More than half of Qatar’s employers are likely to recruit, primarily in the junior cadre, in the next three months, but they were less optimistic next year, according to a survey.
“In Qatar, 23% of the respondents said that their organisations would definitely be hiring in the next three months, and another 32% said they would probably be hiring,” said the Middle East and North Africa (MENA) Jobs Index, compiled by Bayt.com and YouGov Siraj.
The Jobs Index (JI), conducted to gauge perceptions of job availability and hiring, to identify job trends and to provide an understanding of the key skill sets and qualifications required in the Middle East job market, found that only 11% of Qatari employers holding the view that they would not be hiring in the next quarter.
Around the Gulf, the countries largely differed in terms of their intentions to hire staff with Saudi Arabian companies reporting that 58% of them would definitely or probably hire in the coming three months compared to 53% in Kuwait, 48% in the UAE and 47% in Bahrain.
In terms of the jobs that would be available in the next quarter, 22% of organisations said they would be looking to employ junior executives, followed by 21% who said they would be looking to hire on an executive level. Unsurprisingly, limited C-suite jobs are going to be on offer: 2% said they would be seeking to appoint a new president, 5% said they plan to appoint a CEO, and 6% said they would advertise vacancies for a COO, CFO.
According to the study, organisations around the Middle East favour employing staff that are graduates in the fields of engineering or business management: 21% of organisations agreed that these two were the most important disciplines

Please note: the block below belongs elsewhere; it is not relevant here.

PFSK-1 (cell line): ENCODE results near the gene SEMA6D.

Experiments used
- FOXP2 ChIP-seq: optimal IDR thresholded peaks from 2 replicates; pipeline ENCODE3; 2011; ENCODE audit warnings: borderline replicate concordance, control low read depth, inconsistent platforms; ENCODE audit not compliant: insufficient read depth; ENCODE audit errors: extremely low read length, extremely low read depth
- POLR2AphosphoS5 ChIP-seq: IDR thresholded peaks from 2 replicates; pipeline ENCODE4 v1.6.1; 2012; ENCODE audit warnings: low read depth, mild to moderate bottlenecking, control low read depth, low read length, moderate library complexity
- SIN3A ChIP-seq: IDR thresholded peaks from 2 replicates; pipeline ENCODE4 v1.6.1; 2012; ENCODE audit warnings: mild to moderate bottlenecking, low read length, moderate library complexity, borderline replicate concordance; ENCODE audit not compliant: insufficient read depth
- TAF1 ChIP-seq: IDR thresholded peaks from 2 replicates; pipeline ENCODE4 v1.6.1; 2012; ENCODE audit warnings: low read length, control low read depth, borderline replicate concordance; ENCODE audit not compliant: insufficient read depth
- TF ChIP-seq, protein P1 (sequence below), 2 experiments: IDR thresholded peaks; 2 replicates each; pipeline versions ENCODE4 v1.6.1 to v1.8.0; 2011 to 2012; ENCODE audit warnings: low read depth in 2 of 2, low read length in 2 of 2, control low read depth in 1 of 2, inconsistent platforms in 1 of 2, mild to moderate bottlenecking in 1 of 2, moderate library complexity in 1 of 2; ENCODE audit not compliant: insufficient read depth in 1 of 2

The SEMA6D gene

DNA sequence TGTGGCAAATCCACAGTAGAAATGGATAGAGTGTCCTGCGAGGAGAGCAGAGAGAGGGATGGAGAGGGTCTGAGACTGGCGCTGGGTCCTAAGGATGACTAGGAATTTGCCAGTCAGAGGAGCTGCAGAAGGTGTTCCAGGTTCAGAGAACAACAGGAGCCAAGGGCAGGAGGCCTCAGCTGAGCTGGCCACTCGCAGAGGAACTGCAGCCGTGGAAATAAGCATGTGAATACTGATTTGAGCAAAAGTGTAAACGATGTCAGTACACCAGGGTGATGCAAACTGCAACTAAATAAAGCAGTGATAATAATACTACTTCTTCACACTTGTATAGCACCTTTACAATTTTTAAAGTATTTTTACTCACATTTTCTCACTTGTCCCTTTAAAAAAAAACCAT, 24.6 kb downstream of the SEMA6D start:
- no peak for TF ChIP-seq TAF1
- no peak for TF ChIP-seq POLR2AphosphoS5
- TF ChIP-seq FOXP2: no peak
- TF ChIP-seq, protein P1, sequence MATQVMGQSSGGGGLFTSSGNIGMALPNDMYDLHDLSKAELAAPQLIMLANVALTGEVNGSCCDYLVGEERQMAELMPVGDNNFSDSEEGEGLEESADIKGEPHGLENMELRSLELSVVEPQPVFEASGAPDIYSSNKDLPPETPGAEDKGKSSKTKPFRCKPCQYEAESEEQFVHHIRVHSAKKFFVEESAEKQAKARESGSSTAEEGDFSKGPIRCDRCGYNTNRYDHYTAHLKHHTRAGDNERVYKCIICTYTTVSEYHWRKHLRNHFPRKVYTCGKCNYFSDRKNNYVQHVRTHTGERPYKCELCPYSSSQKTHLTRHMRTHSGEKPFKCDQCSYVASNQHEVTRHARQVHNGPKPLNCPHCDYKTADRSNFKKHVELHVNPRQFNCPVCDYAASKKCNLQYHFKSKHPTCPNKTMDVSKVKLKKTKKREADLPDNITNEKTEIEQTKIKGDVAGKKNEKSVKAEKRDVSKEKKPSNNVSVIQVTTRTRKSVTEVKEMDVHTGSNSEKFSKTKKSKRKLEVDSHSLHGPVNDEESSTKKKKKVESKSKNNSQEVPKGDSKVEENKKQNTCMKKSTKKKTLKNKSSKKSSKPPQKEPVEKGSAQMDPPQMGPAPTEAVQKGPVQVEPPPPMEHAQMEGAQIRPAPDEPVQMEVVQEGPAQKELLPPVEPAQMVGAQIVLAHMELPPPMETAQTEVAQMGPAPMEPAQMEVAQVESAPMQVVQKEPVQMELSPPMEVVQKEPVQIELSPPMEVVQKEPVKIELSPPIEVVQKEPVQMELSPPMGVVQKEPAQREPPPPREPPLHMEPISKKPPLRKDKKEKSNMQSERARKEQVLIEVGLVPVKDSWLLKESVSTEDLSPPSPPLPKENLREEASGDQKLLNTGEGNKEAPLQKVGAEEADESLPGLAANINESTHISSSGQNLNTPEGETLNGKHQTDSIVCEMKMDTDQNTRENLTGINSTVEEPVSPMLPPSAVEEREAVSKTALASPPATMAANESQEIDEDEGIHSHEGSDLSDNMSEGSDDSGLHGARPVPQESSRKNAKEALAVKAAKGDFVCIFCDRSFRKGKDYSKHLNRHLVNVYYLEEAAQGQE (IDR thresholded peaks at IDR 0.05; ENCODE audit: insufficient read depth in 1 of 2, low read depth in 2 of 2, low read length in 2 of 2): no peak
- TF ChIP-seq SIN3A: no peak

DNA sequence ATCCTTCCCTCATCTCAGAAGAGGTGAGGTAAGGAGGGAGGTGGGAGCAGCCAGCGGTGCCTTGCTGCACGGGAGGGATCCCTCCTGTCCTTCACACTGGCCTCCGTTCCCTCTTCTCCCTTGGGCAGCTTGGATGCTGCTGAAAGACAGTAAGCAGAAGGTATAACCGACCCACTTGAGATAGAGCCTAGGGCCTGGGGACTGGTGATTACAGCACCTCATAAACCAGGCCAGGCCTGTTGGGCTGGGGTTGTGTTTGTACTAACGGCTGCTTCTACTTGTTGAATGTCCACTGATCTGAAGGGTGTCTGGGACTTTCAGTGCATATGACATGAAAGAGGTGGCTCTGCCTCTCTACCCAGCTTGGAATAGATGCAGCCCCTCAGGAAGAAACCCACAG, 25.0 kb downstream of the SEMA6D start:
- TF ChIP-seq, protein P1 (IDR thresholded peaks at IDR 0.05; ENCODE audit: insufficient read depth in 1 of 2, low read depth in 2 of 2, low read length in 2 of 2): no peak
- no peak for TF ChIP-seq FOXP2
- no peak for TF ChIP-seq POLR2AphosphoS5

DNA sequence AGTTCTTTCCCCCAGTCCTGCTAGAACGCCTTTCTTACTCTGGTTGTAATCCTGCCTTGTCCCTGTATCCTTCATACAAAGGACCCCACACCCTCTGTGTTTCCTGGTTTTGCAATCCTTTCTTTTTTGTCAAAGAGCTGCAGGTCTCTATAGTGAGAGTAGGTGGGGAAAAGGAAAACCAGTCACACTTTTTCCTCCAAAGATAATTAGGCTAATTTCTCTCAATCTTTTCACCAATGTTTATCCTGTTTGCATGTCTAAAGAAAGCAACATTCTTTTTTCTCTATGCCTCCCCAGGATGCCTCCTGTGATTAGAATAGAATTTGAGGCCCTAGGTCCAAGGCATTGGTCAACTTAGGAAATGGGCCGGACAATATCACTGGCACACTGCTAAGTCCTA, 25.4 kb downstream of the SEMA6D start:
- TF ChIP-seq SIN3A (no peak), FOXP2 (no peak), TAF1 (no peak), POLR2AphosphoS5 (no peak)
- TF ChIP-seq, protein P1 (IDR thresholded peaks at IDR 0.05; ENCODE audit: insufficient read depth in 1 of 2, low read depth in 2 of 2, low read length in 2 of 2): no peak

The Gulf countries showed a significant preference for graduates in these areas, it said, adding less important qualifications were those relating to law and hospitality, with just 5% and 4% of organisations respectively agreeing that these are important when selecting staff.
“Considering that the Gulf region is growing significantly in terms of its industrial output and in terms of its intellectual capital as a finance and commerce global hub, then the case is very clearly made as to why graduates in these fields are likely to find it easier than others to find employment,” said Lama Ataya, head of marketing at Bayt.com.
Good communication skills in English and Arabic were clearly an advantage among the MENA organisations when selecting a new employee with 60% saying that these skills were most desirable when choosing potential candidates.
In Qatar, 55% of employers stated that English and Arabic language skills were important; while being a co-operative and helpful team player and possessing good leadership skills were all similarly important traits in new recruits.
On the future prospects of labour market in the GCC region, the study found that 43% of Saudi Arabian companies said they will be definitely hiring next year, followed by Bahrain (38%), Kuwait (34%) and the UAE (33%), whereas in Qatar, it was 31% – the lowest figure among all the surveyed countries.
When asked how they rate their current country of residence as a job market compared to those around the rest of the region, respondents in the UAE were the most positive about their country with 49% viewing that it was much more attractive than other countries.
Positive feeling about the current country of residence was also felt strongly in Saudi Arabia (44%) and Qatar (38%).
Asked which industries the respondents feel are attracting or retaining top talent in their country of residence today, the majority agreed it was either banking and finance (32%) or telecommunications (31%).
“This is most likely as a result of the perception that banking and finance and telecoms positions are the highest paid in the region, and as a direct result, manage to retain their well-paid talent,” said Joanna Longworth, chief marketing officer at YouGov Siraj.
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